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Published On: Sat, Nov 7th, 2020

7 ways to motivate your remote project team

In the current pandemic, with as many people working from home as possible, the remote project team exists in a way that we have never seen before. Project managers who are used to having at least some of their team members nearby are facing the unprecedented situation of dealing with a team who are working remotely. This is the time to completely rethink those traditional methods that you might use to motivate your project team and find something that works when everyone is remote – these are not necessarily something you will have covered in your training courses for project managers.

With this in mind, we have put together a list of 7 ways in which you could motivate your remote project team.

Image by mohamed Hassan from Pixabay

1.Trust

Micromanaging can be detrimental to motivation, and unfortunately this is something people often don’t realise they are doing. Give your team members clear descriptions of what needs doing and let them have the free rein to get on with the work. Trust them to do this without the need to continually check up on them. 

2.Track activity that is billable

When it comes to your bottom-line, tracking time just doesn’t make sense. When you track billable activity, this can help your employees to give their full attention to the tasks they are working on. This allows them to take breaks and not feel guilty about doing so, and this in turn means that when they return to working, they feel refreshed and more productive rather than worrying about the time that they have lost.

3.Pay on time

Employees must always be paid on time; it really is that simple. If you want to motivate them then give them the respect that they deserve in order to keep working and producing good work. If there are logistical reasons for struggling to pay on time look at software that will help you.

4.Appreciate and congratulate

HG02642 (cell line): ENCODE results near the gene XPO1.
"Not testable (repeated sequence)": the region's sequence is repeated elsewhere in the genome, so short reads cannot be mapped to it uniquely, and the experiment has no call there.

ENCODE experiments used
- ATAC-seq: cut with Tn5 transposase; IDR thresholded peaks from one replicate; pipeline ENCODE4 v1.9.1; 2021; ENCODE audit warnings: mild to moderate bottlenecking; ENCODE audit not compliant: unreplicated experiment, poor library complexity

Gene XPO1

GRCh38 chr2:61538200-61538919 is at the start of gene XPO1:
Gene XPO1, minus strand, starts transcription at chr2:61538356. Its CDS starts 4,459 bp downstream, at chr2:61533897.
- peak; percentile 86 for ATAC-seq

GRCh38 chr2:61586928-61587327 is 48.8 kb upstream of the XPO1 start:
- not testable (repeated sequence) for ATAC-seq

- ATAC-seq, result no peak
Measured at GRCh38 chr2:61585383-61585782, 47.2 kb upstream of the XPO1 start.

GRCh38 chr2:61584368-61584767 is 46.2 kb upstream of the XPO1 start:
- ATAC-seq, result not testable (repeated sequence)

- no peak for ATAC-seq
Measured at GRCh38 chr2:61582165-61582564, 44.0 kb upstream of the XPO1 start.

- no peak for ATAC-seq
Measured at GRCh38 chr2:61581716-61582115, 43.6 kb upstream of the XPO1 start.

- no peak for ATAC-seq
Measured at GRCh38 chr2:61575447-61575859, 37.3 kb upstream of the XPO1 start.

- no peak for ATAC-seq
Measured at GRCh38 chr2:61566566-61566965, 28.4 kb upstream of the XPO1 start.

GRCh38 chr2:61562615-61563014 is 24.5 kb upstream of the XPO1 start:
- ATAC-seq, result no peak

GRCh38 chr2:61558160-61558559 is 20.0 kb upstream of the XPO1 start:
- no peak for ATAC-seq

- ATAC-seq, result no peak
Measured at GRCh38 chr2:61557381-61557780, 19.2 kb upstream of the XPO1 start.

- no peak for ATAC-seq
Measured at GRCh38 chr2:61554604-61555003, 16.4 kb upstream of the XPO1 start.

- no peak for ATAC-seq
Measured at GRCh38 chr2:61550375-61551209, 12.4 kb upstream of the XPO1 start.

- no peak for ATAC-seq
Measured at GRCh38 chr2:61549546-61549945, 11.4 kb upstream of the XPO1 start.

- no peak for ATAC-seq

Appreciating the efforts of your employees is key to motivation. People want to know their work has value. This can be harder when people work remotely but it is not impossible, and a little praise goes a long way. This might be in the form of an email, a small online gift if the work was particularly important or, in the case of a contractor, a good review on LinkedIn. 

5.Cultivate talent

A good remote worker is career-oriented and always looking to improve their skills, so they appeal to more employers. Cultivate particular talents that they might have, suggest further reading or point them in the direction of PM accreditation if you think they have the potential.

6.Promote

If there is little chance of advancement people often don’t give their all in a role. Remote workers feel disadvantaged when it comes to promotions, but if someone has the potential it should be rewarded so keep the lines of communication open and let remote workers know that future promotions are a possibility.

7.Laugh

It can be lonely being a remote worker so add a little humour to your communications, it’s a great way to relieve stress and helps to motivate people – just make sure it’s appropriate for the workplace.

Author: Anna Preston

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